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NIH Grantees, Alumni Awarded Nobel Prizes

Of the 13 Nobel Prizes in six categories awarded for the year 2000, four were won by NIH grantees, bringing the total number of Nobel laureates funded by NIH to 102 since the honors began in 1901.

All three winners of the Nobel Prize for Physiology or Medicine have links to NIH; interestingly all three were intramural scientists here in the late 1950's. Long-time grantees Dr. Eric R. Kandel and Dr. Paul Greengard were honored for their discoveries in signal transduction in the nervous system. Together their work has improved treatments for Parkinson's disease, schizophrenia, depression and holds promise for the improvement of memory in various types of dementia. Kandel, of the Center for Neurobiology and Behavior at Columbia University, was a scientist in the Laboratory of Neurophysiology, NIMH, headed by Dr. Wade H. Marshall, in 1958 and 1959. He and Greengard, who spent a year in the then National Heart Institute but is now with the Laboratory of Molecular and Cellular Science at Rockefeller University, received the award jointly with Dr. Arvid Carlsson of the University of Gothenburg, who also was once a scientist on the Bethesda campus (but was not subsequently a grantee and is not officially claimed as an NIH-supported Nobelist).

Two other long-time grantees — Dr. James J. Heckman of the University of Chicago, and Dr. Daniel L. McFadden of the University of California at Berkeley — were awarded the Bank of Sweden Prize in Economic Sciences in memory of Alfred Nobel, 2000.

Dr. Ruth Kirschstein, NIH acting director, congratulated the medicine laureates and said, "This work is very important in understanding how the more than hundred billion nerve cells in the brain communicate. I am proud that NIH has provided long-term and consistent support to these fine scientists over decades."

The National Institute of Mental Health has provided more than 30 years of research support to Kandel and Greengard. Support has also been provided by NINDS, NIA, NIAAA, NIDA, NIGMS and NHLBI.

Kandel received the prize for his elucidating research on the functional modification of synapses in the brain. Initially using the sea slug as an experimental model but later working with mice, he has established that the formation of memories is a consequence of short and long-term changes in the biochemistry of nerve cells.

Greengard, who spent 1958-1959 in the Laboratory of Clinical Biochemistry, NHI, under the late Dr. Sidney Udenfriend, was recognized for his discovery that dopamine and a number of other transmitters can alter the functional state of neuronal proteins.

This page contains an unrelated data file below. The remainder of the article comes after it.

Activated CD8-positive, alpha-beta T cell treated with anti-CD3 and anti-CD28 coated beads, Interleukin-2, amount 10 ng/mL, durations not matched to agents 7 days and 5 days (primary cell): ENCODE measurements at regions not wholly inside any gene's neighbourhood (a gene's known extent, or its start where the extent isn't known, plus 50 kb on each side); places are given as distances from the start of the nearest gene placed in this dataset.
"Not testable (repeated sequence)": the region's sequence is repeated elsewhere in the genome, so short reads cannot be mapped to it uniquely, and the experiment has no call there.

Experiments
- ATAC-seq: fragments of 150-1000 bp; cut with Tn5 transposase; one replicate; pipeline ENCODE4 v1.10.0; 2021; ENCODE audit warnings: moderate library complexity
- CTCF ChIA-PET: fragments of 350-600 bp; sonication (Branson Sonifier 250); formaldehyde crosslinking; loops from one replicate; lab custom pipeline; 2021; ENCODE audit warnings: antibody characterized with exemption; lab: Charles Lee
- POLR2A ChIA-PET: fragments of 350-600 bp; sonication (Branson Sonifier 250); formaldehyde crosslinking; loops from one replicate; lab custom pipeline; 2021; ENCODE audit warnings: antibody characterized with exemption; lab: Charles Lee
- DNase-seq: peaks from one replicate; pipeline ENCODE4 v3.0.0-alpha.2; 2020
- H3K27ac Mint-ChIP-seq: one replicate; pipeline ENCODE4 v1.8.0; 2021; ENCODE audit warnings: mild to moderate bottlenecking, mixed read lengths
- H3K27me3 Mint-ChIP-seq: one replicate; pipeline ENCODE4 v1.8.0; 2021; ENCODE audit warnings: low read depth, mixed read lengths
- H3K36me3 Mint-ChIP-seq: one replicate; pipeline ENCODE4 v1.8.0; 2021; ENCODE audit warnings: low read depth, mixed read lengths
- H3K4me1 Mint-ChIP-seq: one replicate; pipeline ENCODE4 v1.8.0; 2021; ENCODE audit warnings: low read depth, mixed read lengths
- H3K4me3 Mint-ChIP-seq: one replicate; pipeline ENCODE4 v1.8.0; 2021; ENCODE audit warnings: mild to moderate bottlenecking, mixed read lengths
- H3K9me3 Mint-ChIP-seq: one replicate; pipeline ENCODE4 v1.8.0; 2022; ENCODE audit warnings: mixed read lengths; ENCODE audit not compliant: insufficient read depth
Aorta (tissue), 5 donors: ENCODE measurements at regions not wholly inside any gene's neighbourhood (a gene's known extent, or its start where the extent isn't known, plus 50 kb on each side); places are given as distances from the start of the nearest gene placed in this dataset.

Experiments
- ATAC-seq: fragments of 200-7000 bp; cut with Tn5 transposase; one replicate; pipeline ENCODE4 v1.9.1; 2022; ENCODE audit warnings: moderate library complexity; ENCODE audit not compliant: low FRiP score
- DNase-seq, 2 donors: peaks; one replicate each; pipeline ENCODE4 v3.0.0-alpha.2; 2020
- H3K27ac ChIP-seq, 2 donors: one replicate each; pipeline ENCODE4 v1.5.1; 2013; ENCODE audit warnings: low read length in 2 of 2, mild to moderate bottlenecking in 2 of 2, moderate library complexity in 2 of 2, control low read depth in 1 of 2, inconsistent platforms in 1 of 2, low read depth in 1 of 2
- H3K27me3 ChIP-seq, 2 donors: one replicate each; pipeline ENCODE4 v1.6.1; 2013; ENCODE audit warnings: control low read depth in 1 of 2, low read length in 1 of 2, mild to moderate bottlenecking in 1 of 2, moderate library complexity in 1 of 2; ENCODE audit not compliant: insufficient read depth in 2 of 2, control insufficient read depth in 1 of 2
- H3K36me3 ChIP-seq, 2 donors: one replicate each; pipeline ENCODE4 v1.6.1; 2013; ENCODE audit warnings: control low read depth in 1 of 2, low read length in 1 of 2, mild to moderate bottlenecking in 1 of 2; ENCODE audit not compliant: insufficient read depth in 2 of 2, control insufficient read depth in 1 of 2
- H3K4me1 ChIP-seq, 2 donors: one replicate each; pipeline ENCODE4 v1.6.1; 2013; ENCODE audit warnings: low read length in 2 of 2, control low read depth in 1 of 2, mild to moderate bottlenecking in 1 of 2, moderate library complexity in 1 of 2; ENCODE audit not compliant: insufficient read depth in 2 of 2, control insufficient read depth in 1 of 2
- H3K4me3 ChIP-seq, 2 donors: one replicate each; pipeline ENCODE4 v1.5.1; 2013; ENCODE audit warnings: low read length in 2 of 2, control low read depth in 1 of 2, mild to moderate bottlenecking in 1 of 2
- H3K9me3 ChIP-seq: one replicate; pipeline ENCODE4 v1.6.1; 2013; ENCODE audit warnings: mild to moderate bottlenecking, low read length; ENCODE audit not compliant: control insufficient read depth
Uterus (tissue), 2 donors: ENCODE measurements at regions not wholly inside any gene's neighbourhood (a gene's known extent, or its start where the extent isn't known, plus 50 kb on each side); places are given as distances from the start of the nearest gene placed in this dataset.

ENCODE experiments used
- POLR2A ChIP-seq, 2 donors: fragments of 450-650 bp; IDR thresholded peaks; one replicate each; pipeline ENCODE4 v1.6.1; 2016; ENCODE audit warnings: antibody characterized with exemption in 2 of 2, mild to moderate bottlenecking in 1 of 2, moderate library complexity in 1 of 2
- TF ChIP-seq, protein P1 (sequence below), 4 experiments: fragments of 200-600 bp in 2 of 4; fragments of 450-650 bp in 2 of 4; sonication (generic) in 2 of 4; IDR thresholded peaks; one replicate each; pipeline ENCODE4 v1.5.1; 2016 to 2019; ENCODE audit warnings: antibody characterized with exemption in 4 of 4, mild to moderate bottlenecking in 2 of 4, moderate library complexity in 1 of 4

Carlsson, who worked from the mid to the late fifties in the National Heart Institute's Laboratory of Chemical Pharmacology headed by Dr. Bernard Brodie, identified dopamine as a neurotransmitter and established that decreases in the function of dopamine could explain the deficits in Parkinson's disease. Dopamine was subsequently recognized as having a role in psychiatric as well as neurological diseases.

The laureates in economics were recognized for their work in the field of microeconometrics, where each has developed theory and methods that are widely used in the statistical analysis of individual and household behavior, within economics as well as other social sciences.

The citation reads "to James Heckman for his development of theory and methods for analyzing selective samples and to Daniel McFadden for his development of theory and methods for analyzing discrete choice."

Kirschstein expressed her delight that these two grantees have made such significant advances in the social sciences. "Over the years, most of the Nobel laureates who have been funded by NIH to advance scientific knowledge won their prizes in physiology or medicine, or in chemistry," she said. "I am happy to see that the honor has been extended to NIH-supported work in economics."

Heckman was honored for his pioneering work in accounting for unknown factors affecting statistical samples. He is currently being funded by NICHD to study the effects of earning a high school equivalency diploma, or G.E.D., on an individual's later economic prospects. The National Institute of Mental Health has also provided support for Heckman's early research.

McFadden was cited for his work involving a new theory of "discrete choice," a way to measure how an individual's decisions regarding occupation or housing, for instance, reflect choices among a limited number of alternatives. He has been supported by the National Institute on Aging's Behavioral and Social Research Program since 1986.

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